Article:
The Most Diverse Counties in the U.S. Are Not Where You'd Expect


The news: The numbers are in, and (surprise!) America is changing.

By almost every conceivable measurement, racial diversity is on the rise, whether via interracial marriages, immigration, mixed kids or the shifting demographics of neighborhoods.

Yet all is not melted in this melting pot of ours. A recent map by Randal Olson depicts how racially mixed each county in the U.S. actually is, and the results may surprise you:

Image Credit: Randal Olson

With the darker blue counties representing more diversity, it quickly becomes clear that a huge swath of the Midwest and Northeast remains starkly segregated, and according to Olson, "homogenously white." To illustrate further, here's a breakdown of some of their cities:


Image Credit: Business Insider


Image Credit: Business Insider


Image Credit: Business Insider

(KEY: Red = white people; blue = black people; orange = Hispanic; green = Asian)

Yet even metros within the diverse counties face similar problems:

Los Angeles:

Image Credit: Business Insider

The point? Despite a growing minority population and ever-increasing rates of intermixing, we remain, for all intents and purposes, a nation divided.

It's certainly no surprise that areas with long histories of legally enforced apartheid, including redlining and other forms of housing discrimination, maintain stark racial divides. What will be interesting to see moving forward is how regions with new and fast-growing metros reflect the changing demographics of our population.

Take Las Vegas: With a 41.8% population growth rate between 2000 and 2010, Sin City drew nearly unprecedented numbers of residents to its newly built housing developments. Without the same legacy of segregation as northern cities, it is easier for people to set up residence in closer proximity to one another, regardless of race.

This is true of many states in the Sun Belt, the southern region of the country stretching approximately from the Carolinas to Southern California. Rapid population growth in these areas is leading to increased racial diversity, a pattern clearly reflected in Olson's map.

Yet interestingly enough, the most diverse counties probably aren't where you'd expect. Olson drew his data from the most recent U.S. Census, which tracks people based on six racial categories: White (non-Latino), African-American, Native American, Asian-American, Latino and Other. He then took the data and picked apart which counties had the most even distribution of each category.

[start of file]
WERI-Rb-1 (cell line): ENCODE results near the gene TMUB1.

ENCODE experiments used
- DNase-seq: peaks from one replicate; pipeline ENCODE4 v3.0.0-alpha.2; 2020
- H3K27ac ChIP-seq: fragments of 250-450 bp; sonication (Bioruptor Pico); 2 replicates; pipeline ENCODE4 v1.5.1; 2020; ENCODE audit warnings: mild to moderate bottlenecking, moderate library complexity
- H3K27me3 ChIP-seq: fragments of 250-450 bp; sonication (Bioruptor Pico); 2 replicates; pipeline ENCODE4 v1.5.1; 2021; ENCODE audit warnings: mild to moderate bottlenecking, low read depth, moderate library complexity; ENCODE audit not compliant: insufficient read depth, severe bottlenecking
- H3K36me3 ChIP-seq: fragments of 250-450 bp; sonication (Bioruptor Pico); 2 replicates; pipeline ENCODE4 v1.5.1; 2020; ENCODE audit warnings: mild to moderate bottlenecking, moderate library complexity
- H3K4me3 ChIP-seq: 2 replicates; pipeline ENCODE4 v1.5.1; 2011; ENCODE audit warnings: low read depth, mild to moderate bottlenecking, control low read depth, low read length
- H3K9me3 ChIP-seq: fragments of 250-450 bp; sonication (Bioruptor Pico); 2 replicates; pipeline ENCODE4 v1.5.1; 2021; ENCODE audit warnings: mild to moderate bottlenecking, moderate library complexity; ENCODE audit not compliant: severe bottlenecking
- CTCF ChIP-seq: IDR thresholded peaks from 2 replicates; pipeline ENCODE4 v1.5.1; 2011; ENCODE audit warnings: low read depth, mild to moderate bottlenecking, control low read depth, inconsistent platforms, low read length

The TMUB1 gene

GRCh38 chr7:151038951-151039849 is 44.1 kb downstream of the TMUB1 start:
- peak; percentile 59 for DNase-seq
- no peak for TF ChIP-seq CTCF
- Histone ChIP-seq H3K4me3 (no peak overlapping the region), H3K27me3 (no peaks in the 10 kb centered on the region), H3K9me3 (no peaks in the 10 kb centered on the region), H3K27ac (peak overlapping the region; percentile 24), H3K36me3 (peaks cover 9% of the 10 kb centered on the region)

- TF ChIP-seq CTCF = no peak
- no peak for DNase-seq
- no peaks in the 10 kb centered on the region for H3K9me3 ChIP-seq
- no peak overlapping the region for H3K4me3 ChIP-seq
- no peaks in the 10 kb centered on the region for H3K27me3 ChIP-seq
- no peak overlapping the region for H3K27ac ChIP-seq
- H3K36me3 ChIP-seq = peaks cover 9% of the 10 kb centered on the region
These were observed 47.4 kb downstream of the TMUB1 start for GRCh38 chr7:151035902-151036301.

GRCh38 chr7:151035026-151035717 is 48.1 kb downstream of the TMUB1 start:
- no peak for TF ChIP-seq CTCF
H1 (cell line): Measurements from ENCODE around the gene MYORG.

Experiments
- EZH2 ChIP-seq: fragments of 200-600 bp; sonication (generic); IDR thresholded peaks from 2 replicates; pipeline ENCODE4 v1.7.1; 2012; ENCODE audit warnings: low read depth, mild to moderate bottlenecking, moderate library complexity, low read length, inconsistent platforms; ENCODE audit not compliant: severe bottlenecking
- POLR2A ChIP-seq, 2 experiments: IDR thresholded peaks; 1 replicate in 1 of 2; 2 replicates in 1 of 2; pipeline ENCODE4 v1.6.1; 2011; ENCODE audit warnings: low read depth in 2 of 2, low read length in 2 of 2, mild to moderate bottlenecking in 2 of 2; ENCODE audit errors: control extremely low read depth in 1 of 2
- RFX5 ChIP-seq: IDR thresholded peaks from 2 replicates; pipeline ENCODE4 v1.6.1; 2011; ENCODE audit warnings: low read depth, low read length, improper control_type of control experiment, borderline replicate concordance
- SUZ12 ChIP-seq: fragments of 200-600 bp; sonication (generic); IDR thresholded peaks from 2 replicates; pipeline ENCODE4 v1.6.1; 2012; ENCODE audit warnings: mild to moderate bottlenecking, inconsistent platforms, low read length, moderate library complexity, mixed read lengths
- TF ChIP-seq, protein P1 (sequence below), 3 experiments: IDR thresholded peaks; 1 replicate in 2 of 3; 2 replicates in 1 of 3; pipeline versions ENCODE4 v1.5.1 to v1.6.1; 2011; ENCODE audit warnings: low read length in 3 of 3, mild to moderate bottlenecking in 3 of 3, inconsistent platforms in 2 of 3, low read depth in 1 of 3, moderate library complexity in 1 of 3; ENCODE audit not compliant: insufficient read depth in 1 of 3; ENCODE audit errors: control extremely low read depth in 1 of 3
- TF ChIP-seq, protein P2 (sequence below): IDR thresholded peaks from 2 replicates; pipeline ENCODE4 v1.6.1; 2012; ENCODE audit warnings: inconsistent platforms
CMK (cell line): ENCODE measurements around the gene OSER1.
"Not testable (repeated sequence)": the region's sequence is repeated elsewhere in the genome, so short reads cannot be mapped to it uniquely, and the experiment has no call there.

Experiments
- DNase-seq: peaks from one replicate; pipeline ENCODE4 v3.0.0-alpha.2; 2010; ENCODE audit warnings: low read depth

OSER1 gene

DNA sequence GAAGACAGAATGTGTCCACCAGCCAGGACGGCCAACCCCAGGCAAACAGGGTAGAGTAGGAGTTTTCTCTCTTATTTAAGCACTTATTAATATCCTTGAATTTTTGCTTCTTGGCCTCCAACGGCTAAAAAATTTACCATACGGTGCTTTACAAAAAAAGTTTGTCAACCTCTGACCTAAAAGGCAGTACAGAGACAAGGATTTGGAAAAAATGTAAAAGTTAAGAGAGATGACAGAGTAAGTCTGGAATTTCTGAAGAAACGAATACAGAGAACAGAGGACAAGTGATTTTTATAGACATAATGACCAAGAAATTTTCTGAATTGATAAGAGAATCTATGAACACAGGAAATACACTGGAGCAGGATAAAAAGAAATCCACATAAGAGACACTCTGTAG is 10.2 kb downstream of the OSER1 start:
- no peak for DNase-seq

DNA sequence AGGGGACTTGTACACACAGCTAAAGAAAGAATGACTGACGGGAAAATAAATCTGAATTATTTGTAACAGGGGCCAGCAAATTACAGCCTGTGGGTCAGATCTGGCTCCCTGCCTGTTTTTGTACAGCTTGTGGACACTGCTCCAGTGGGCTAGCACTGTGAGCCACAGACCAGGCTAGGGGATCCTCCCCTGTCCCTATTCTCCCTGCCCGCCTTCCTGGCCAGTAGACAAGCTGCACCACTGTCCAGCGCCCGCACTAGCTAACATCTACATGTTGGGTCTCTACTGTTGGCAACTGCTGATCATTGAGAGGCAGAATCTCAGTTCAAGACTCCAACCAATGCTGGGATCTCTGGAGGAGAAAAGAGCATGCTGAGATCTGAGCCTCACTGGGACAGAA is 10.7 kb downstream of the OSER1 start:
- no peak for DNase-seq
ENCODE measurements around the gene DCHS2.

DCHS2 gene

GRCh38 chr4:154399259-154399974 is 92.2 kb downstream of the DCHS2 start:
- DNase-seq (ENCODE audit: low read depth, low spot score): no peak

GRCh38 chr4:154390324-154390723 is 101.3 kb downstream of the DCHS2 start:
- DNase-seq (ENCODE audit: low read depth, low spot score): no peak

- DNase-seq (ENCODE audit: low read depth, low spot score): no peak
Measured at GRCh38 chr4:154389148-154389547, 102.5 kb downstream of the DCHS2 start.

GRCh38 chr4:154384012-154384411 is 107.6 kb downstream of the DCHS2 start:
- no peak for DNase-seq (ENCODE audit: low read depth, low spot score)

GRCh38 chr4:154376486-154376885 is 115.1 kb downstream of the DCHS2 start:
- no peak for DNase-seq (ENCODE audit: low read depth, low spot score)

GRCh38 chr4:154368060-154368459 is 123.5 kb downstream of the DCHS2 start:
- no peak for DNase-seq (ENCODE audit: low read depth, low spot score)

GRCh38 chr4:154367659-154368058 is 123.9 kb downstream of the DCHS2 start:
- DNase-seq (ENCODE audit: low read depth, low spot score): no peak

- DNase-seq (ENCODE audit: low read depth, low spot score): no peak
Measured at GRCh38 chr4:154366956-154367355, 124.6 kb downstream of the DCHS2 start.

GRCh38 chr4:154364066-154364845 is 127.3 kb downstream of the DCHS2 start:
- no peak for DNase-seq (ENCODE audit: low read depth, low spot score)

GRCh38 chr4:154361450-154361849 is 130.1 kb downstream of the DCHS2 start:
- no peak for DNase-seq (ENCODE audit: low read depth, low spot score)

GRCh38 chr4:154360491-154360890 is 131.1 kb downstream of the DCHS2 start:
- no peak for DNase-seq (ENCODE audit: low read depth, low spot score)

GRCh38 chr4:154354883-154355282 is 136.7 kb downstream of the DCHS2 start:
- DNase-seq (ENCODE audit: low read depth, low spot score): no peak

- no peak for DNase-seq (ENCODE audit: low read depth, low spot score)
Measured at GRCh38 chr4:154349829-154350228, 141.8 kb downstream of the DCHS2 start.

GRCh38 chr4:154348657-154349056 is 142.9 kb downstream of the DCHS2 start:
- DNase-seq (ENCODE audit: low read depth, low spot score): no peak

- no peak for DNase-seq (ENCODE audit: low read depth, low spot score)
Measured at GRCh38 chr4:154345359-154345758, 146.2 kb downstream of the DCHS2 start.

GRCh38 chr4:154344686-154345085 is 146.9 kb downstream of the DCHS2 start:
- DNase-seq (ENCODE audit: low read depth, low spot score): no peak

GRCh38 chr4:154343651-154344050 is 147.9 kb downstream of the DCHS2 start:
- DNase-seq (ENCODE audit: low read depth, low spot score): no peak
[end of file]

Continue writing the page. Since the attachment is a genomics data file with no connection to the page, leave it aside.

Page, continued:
Here are the five most diverse:

1. Aleutians West Census Area, Alaska (31.4% White, non-Latino, 5.7% African-American, 15.1% Native American, 28.3% Asian American, 13.1% Latino and 6.4% Other)

2. Aleutians East Borough, Alaska (13.5% White, non-Latino, 6.7% African-American, 27.7% Native American, 35.4% Asian American, 12.3% Latino and 4.4% Other)

3. Queens County, N.Y. (27.6% White, non-Latino, 17.7% African-American, 0.3% Native American, 22.8% Asian American, 27.5% Latino and 4% Other)

4. Alameda County, Calif. (34.1% White, non-Latino, 12.2% African-American, 0.3% Native American, 25.9% Asian American, 22.5% Latino and 5.1% Other)

5. Solano County, Calif. (40.8% White, non-Latino, 14.2% African-American, 0.5% Native American, 14.3% Asian American, 24% Latino and 6.2% Other)

And the five least diverse:

1. Tucker County, W.Va. (100% White, non-Latino)

2. Robertson County, Ky. (100% White, non-Latino)

3. Hooker County, Neb. (100% White, non-Latino)

4. Hand County, S.D. (99% White, non-Latino and 1% Latino)

5. Owsley County, Ky. (98% White, non-Latino and 2% Latino)

That's right: Alaska takes the top two spots. According to the Atlantic, the Aleutian Islands have seen an influx of new and diverse residents due to their evolution into a hub for oil drilling. As can be seen with the Sun Belt, the pattern holds true here: Population growth is largely linked to racial diversity.

What can we learn from this? If you want to raise your likelihood of living in a racially diverse area, the solution might be simpler (and cheaper) than a move to the big city. Opt instead for somewhere new jobs and new housing are popping up. It's worked for people in the Sun Belt, and perhaps, with time, it will spread to the rest of the country.